- 1806–1812 Charajit Singh (d. 1812)
- 1812–1819 Marjit Singh (d. 1824)
There were two feudatory kings during the time of the Burmese invasions.
- 1819–1823 Shubol
- 1823–1825 Pitambara Singh
- 26 Jun 1825 – 9 January 1834 Ganavira Singh (d. 1834)
- 1834–1844 Nara Singh – Regent (d. 1850)
- 1844 – 10 April 1850 Nara Singh (s.a.)
- 1850 (3 months) Devendra Singh (d. 1871)
- 1850 – May 1886 Chandrakirti Singh (s.a.) (b. 1831 – d. 1886) (from 18 February 1880, Sir Chandrakirti Singh)
- 1886 – 24 September 1890 Surachandra Singh (d. 1891)
- 24 Sep 1890 – 19 April 1891 Kulachandra Singh (b. 18.. – d. 1934)
- 19 Apr 1891 – 18 September 1891 Interregnum
- 18 Sep 1891 – 1918 Churachandra Singh (b. 1885 – d. 1941)
- 1918 – Sep 1941 Sir Churachandra Singh (s.a.) (from 1 January 1934, Sir Churachandra Singh)
- Sep 1941 – 15 October 1949 Bodhchandra Singh (b. 1909 – d. 1955)
- 1835–1844 George Gordon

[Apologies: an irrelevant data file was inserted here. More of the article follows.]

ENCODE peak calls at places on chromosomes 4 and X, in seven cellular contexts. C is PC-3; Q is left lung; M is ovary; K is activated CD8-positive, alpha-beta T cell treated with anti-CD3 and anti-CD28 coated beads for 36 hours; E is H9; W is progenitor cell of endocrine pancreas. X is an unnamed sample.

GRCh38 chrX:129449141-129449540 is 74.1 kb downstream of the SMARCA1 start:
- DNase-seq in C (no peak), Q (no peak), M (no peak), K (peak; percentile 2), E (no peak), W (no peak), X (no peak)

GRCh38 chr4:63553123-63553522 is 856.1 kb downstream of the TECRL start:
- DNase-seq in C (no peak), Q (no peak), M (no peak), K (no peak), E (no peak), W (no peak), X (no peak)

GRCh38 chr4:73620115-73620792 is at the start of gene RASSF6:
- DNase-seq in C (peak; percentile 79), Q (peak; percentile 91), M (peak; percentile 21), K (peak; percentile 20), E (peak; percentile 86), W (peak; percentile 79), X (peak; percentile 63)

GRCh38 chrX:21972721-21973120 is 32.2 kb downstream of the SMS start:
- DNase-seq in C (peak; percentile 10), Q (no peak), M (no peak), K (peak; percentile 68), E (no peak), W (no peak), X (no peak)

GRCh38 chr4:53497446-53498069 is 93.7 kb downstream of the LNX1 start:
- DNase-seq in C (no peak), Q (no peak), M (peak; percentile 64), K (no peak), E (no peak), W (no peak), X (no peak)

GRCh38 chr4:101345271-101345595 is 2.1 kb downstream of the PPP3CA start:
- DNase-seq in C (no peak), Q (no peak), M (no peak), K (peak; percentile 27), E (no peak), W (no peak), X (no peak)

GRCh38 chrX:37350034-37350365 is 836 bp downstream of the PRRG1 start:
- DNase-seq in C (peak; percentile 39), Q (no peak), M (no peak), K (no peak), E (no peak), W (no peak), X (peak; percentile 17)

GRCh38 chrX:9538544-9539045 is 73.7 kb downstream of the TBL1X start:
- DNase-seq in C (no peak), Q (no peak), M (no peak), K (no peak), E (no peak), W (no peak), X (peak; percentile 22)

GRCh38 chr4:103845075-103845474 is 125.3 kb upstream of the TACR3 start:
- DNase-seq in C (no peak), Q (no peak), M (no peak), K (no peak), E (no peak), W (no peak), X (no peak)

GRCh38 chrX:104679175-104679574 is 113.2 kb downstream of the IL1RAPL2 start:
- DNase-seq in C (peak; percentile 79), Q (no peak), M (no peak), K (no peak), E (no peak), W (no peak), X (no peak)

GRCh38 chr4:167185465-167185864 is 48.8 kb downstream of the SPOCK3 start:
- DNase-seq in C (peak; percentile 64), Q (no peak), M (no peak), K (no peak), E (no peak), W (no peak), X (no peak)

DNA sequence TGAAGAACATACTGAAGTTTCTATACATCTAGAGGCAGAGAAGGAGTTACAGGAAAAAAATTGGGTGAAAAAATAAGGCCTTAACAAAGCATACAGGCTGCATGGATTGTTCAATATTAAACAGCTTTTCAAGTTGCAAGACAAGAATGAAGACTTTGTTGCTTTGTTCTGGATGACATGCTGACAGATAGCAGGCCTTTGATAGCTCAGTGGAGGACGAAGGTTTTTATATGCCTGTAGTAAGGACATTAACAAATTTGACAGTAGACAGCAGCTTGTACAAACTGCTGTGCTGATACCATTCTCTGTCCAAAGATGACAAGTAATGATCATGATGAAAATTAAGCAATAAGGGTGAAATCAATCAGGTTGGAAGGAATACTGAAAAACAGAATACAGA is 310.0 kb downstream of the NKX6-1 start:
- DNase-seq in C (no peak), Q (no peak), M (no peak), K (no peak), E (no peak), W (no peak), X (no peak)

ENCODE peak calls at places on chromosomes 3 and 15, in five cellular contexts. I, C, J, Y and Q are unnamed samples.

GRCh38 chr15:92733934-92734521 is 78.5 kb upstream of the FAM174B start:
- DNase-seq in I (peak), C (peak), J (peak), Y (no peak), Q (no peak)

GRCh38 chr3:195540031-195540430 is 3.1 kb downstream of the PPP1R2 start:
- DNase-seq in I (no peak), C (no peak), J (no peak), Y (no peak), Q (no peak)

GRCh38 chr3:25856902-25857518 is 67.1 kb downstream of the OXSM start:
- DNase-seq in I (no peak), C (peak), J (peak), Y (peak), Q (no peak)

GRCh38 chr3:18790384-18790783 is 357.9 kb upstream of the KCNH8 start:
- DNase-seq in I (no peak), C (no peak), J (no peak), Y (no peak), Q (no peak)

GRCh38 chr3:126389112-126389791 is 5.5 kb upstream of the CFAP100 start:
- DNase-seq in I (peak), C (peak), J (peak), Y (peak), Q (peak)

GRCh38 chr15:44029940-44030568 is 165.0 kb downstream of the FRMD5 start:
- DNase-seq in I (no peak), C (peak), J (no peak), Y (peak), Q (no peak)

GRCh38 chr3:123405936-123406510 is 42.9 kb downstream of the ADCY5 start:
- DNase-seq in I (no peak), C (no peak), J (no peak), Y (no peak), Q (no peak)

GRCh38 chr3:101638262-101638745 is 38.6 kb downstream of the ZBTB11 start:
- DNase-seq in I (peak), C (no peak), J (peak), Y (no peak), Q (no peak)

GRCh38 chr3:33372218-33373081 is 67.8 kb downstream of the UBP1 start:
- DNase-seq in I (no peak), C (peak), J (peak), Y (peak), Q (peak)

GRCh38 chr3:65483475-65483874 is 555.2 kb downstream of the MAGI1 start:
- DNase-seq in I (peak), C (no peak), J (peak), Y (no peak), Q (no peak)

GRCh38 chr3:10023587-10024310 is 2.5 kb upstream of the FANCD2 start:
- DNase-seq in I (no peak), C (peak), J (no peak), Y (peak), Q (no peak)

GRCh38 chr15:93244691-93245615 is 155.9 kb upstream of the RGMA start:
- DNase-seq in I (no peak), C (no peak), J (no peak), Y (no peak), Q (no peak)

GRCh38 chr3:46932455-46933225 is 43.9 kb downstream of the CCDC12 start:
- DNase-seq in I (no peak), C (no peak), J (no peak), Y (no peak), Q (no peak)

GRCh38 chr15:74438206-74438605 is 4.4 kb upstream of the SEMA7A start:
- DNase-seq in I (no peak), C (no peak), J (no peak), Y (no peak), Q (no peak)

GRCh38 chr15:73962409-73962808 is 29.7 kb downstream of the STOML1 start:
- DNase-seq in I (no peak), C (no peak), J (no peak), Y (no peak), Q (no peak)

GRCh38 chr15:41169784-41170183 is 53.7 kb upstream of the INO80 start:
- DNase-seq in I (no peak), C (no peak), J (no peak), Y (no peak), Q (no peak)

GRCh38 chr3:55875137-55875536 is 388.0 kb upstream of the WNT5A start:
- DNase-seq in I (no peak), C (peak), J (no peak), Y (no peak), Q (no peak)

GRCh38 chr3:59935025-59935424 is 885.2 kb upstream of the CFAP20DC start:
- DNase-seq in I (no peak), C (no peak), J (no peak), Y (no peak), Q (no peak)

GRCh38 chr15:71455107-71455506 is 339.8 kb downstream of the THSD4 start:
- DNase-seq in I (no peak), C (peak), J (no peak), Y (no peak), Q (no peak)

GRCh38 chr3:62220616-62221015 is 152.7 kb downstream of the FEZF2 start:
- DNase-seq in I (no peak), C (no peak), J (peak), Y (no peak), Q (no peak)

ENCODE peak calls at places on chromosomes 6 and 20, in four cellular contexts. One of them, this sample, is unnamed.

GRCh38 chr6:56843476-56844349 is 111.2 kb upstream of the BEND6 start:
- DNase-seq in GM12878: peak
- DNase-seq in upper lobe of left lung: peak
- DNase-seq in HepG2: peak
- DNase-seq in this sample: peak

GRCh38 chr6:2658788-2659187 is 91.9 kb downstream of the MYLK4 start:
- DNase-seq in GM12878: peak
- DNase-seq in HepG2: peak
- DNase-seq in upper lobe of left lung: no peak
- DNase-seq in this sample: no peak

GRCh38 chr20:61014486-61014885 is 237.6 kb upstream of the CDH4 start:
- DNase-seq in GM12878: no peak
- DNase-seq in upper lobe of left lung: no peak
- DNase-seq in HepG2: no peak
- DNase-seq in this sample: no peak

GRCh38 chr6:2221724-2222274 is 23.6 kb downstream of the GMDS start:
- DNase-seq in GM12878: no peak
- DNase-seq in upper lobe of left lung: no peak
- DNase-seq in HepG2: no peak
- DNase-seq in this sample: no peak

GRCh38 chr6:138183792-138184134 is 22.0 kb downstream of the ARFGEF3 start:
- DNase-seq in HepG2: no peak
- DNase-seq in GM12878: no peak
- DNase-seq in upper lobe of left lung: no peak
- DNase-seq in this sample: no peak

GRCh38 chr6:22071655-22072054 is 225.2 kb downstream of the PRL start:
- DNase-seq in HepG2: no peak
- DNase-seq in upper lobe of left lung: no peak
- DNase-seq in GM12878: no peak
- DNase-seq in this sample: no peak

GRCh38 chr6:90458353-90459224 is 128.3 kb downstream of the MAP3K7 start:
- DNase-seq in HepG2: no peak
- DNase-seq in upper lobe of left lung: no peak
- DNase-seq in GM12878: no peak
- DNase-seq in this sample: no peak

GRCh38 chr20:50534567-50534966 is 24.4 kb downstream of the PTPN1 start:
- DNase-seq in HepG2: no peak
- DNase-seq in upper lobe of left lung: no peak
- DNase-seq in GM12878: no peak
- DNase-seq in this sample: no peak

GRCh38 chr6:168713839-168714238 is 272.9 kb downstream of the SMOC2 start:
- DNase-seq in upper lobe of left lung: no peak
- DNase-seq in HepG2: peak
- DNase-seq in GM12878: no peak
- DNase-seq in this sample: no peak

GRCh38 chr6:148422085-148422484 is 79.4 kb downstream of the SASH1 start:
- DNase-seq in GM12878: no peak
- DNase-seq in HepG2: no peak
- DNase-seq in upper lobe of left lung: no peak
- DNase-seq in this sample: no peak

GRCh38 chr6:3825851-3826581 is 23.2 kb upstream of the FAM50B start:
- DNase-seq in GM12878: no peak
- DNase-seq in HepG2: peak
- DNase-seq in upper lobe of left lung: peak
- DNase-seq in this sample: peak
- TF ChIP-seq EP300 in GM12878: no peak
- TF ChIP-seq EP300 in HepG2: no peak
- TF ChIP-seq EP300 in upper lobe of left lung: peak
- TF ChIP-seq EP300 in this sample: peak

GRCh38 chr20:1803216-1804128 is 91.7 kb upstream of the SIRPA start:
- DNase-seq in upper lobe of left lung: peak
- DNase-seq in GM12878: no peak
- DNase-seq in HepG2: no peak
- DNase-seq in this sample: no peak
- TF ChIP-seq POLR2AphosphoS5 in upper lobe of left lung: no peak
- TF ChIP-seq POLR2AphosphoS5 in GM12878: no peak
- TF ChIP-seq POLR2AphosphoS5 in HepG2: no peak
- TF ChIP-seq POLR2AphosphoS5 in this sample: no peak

- 1844–1863 William McCulloch (1st time)
- 1863–1865 Dillon
- 1865–1867 William McCulloch (2nd time) (s.a.)
- 1867–1875 Robert Brown
- 1875–1877 Guybon Henry Damant (acting)
- 1877–1886 Sir James Johnstone
- 1886 (6 weeks) Trotter (acting)
- 25 Mar 1886 – 21 April 1886 Walter Haiks (acting)
- 1886 – 24 April 1891 St. Clair Grimwood (d. 1891)
- 1891 Sir Henry Collett (British commander)
- 1891–1893 H.St.P. John Maxwell (1st time)
- 1893–1895 Alexander Porteous (1st time)
- 1895–1896 H.St.P. John Maxwell (2nd time)
- 1896–1898 Henry Walter George Cole (1st time) (acting)
- 1898–1899 Alexander Porteous (2nd time)
- 1899–1902 H.St.P. John Maxwell (3rd time)
- 1902–1904 Albert Edward Woods
- 1904–1905 H.St.P. John Maxwell (4th time)
- 1905–1908 John Shakespear (1st time)
- 1908–1909 A.W. Davis
- 1909–1914 John Shakespear (2nd time)
- 1914–1917 Henry Walter George Cole (2nd time) (s.a.)[clarification needed]
- 1917–1918 John Comyn Higgins (1st time)
- 1918–1920 William Alexander Cosgrave
- 1920–1922 L.O. Clarke (1st time)
- 1922 Christopher Gimson (1st time) (acting)
- 1922–1924 L.O. Clarke (2nd time)
- 1924–1928 John Comyn Higgins (2nd time) (s.a.)
- 12 Mar 1928 – 23 November 1928 C.G. Crawford
- 1928–1933 John Comyn Higgins (3rd time) (s.a.)
- 1933–1938 Christopher Gimson (2nd time) (s.a.)
- 1938–1941 Gerald Pakenham Stewart (1st time) (Japanese prisoner 1941–45)